Although some episodes seem nonsensical and surreal, it doesn’t mean that the episode is just that. If you read deeper into each episode and try to imagine what the writers of Adventure Time were trying to convey, you would realize that the episode had more meaning than how it actually present itself. It’s incredible how some people writing for cartoons can entwine important messages into something that seems completely random. Take this gif from the episode “No One Can Hear You” of Adventure Timefor example:
It seems incredibly creepy, no? The basic summary of this episode is that Finn wakes up in a cast and none of the Candy People seem to be in the kingdom. There’s only him and Jake (who seems completely off and insane, compared to previous episodes). By the end of the episode, we find out that this stag is the source of the problems Finn faces in this episode. The message here is quite direct. In life, regardless of how small the chance is, every single person still has a chance that they could get kidnapped (and possibly violated, like how the candy people were licked and stuck to one another in the sewers). Depending on the person, after your encounter with them, you could go insane like Jake. However, the episode also portrays a message that you should go against the perpetrator like Finn did, if ever a case of kidnapping happened to you; you should struggle for survival and escape.
But how does this incorporate with All Quiet on the Western Front? Well, in All Quiet on the Western Front, even though it takes place during World War I, they still had problems that we have to deal with in the present today: war, unpleasant people, finding solutions to things you don’t want to go through, friendships, helping out people who are supposedly your enemies. These are all topics that Adventure Time has touched up upon at least once in the show. All Quiet on the Western Front takes place on the Western Front of World War I, while Adventure Time takes place after the Mushroom War. Although the Mushroom War would be more closely related to World War II, due to nuclear bombs, it could be considered as a World War as well, since a large chunk of the “world” in Adventure Timeis missing. Like Paul and his group having to deal with troublesome people such as Himmelstoss or Kantorek, Finn and Jake have to deal with the Ice King and reoccurring villains, such as Magic Man, or antihero-like characters, such as Marceline, causing them troubles (although, usually harmless). Like how Paul and his group sat on the latrines to avoid doing work, Finn, in the episode “Davey”, makes a false appearance and personality to avoid his fans. Like how Kat and Paul were extremely close friends, if not closer, Finn and Jake shared a strong bond of friendship (though, they were also brothers that grew up together as well). Like how Paul helped the French soldier, Duval (even though Paul stabbed him before, and Duval died hours later), the Ice King, who is Finn and Jake’s main “villain”, sometimes helps out Finn and Jake in dire situations, like the episode “Mortal Recoil”, where Princess Bubblegum was possessed by the Lich and Finn and Jake needed help to stop the princess from moving temporarily.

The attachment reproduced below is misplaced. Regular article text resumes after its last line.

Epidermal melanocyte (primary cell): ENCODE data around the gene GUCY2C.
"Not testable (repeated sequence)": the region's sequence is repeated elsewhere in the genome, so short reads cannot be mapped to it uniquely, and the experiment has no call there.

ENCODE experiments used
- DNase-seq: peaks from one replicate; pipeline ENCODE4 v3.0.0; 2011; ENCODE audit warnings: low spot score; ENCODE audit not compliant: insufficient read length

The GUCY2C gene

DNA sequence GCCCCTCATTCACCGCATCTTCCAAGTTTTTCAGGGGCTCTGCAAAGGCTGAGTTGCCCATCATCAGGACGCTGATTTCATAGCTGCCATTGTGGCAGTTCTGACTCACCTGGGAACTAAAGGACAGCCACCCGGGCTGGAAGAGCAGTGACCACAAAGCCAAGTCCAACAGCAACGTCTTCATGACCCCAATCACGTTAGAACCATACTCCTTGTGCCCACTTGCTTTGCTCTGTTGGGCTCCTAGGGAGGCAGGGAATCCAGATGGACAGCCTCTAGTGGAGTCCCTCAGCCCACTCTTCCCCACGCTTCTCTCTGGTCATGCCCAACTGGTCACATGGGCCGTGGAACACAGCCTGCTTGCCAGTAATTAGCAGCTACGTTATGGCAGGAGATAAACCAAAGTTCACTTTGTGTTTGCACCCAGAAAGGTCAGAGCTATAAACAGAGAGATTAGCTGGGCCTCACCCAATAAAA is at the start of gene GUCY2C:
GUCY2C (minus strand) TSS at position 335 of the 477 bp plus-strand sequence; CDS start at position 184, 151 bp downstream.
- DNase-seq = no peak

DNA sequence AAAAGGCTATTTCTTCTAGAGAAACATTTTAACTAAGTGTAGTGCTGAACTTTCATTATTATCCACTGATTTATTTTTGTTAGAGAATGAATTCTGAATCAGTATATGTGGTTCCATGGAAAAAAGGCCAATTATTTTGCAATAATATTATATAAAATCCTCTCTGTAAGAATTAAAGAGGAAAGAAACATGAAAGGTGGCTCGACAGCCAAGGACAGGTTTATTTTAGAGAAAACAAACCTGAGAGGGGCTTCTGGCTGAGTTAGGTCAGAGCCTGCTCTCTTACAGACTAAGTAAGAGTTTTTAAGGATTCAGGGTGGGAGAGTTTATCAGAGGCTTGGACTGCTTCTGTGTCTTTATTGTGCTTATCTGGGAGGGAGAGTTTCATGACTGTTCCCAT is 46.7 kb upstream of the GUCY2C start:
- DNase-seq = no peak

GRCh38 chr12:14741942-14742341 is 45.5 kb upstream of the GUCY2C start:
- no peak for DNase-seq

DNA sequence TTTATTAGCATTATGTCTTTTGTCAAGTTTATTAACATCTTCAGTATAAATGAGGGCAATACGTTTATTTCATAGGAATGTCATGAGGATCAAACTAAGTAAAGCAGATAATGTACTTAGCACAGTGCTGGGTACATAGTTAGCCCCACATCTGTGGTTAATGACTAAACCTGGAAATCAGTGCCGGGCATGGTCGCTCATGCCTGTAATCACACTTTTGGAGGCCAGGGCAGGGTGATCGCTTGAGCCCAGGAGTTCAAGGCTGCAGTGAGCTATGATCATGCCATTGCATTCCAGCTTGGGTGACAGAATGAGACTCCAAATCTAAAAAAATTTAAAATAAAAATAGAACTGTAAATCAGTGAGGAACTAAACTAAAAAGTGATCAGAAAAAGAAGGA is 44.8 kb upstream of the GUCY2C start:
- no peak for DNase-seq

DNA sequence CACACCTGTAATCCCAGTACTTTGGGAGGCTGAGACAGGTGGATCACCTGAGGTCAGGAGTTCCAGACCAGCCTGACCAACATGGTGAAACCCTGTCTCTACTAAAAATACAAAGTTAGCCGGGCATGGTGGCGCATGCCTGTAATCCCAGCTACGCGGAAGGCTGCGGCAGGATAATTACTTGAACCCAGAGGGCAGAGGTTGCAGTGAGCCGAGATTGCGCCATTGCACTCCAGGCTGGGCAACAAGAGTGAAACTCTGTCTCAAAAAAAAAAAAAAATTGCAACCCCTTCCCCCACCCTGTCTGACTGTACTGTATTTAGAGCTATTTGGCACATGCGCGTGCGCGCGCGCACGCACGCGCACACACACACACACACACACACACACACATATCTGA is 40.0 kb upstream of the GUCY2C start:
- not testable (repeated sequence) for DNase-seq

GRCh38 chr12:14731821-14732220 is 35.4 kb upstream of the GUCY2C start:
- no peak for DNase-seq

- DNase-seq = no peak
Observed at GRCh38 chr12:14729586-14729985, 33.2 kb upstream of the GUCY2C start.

So before anyone judges another person for liking something childish as cartoons, remember that there are 20-30 year old writers who have grand ideas and many things to say that incorporate their words into the art of cartooning. It’s just another expression of art.